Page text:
Snobbery is a recent phenomenon, however organic the appetites that foster it. We are informed that there are no snobs in Shakespeare, Dante, Aristophanes, or the Bible. The principal support system for snobbery came with caste, most rigid in Great Britain. In America we had Waspness. After that, wealth. But these infrastructures of snobbery are slipping away as we dither on about them. A nobleman in Great Britain becomes, more and more, simply that. As in “Henry Mortimer V.” The Waspocracy has all but disappeared as a class-identifying blood line, and rich people don’t any longer constitute a dominant class—there are too many of them. The public can envy the resources of the rich, but the rich can’t get to the head of any coveted line merely by touting their wealth.

Snobbery of opinion, on the other hand, is an undepletable reserve. Epstein revels in it. “Someone tells me that he thinks, say, Death of a Salesman is a great play, and my mind goes—click—foolish opinion, betraying a want of intellectual subtlety, a crudity of sensibility.” Here Epstein acknowledges the infirmity of inverse snobbery. A sentient snob is naturally attracted away from popular enthusiasms. “Twenty-five years or so ago, I thought Humphrey Bogart a swell actor; the Bogart cult killed it for me. I mock—though never to their faces—people I know who buy what I think crappy modern art, pretending to enjoy it. If lots of what I take to be indiscriminate, and therefore non-discriminating, people take something up I can almost always be relied upon to put it down, at least in my mind.” There is danger in opposing categorically that which is popular, and awful danger in assuming that the discriminating eye will always make out the superior—“[E]ntire ages have vastly undervalued individual works, often whole bodies of visual art, whose majesty is now thought to be beyond argument.”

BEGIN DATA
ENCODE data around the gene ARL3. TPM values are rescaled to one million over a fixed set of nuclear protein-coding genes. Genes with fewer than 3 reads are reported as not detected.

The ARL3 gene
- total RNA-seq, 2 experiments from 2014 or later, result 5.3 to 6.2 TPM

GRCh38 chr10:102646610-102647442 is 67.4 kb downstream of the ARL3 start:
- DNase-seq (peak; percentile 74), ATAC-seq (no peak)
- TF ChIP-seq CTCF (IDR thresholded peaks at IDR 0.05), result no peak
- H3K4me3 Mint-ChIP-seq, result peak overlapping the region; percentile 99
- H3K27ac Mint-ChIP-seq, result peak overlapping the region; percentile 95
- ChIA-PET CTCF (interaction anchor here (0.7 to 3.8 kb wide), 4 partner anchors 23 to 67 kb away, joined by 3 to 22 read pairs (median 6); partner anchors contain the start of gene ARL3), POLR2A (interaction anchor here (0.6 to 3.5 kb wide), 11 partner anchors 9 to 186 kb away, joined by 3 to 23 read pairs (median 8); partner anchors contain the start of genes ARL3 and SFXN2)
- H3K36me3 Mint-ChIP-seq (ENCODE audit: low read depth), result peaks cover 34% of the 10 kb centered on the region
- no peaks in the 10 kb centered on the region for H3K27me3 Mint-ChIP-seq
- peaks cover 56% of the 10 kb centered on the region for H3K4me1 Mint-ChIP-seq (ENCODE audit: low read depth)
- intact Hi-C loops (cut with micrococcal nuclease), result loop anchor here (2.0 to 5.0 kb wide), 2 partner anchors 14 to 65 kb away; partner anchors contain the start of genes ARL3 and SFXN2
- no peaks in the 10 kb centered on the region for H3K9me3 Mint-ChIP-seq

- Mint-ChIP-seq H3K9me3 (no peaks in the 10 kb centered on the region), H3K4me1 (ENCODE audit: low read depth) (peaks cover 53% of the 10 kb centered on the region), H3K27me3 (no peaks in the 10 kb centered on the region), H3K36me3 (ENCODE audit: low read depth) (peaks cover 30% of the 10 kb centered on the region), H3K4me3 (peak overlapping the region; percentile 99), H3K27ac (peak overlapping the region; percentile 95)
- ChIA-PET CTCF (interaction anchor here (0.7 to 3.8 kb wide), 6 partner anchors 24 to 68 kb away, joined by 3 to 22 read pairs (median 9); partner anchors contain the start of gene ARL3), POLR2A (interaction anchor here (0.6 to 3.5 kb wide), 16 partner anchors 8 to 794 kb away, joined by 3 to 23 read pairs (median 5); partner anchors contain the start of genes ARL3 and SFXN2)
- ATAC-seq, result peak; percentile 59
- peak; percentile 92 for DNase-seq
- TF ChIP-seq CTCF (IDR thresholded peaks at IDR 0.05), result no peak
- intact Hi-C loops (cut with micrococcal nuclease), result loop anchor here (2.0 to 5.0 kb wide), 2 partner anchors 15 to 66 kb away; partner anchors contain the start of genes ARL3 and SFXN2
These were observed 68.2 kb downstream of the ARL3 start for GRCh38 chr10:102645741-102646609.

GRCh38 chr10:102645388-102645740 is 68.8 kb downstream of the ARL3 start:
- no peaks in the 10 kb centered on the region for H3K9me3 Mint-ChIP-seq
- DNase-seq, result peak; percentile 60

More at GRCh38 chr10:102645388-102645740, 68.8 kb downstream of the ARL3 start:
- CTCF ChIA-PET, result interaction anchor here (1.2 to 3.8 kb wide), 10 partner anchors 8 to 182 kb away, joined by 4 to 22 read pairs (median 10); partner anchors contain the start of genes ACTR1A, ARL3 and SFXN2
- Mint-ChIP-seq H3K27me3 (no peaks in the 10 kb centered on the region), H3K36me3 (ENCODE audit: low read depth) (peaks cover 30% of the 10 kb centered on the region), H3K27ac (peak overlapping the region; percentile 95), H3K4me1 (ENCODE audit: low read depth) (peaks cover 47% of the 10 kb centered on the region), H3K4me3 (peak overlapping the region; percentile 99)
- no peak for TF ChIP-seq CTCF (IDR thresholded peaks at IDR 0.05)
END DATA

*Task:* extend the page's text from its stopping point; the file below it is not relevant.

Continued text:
The young man who cherished not so much the Burberry coat as the ownership of it is knowingly submissive to many social norms.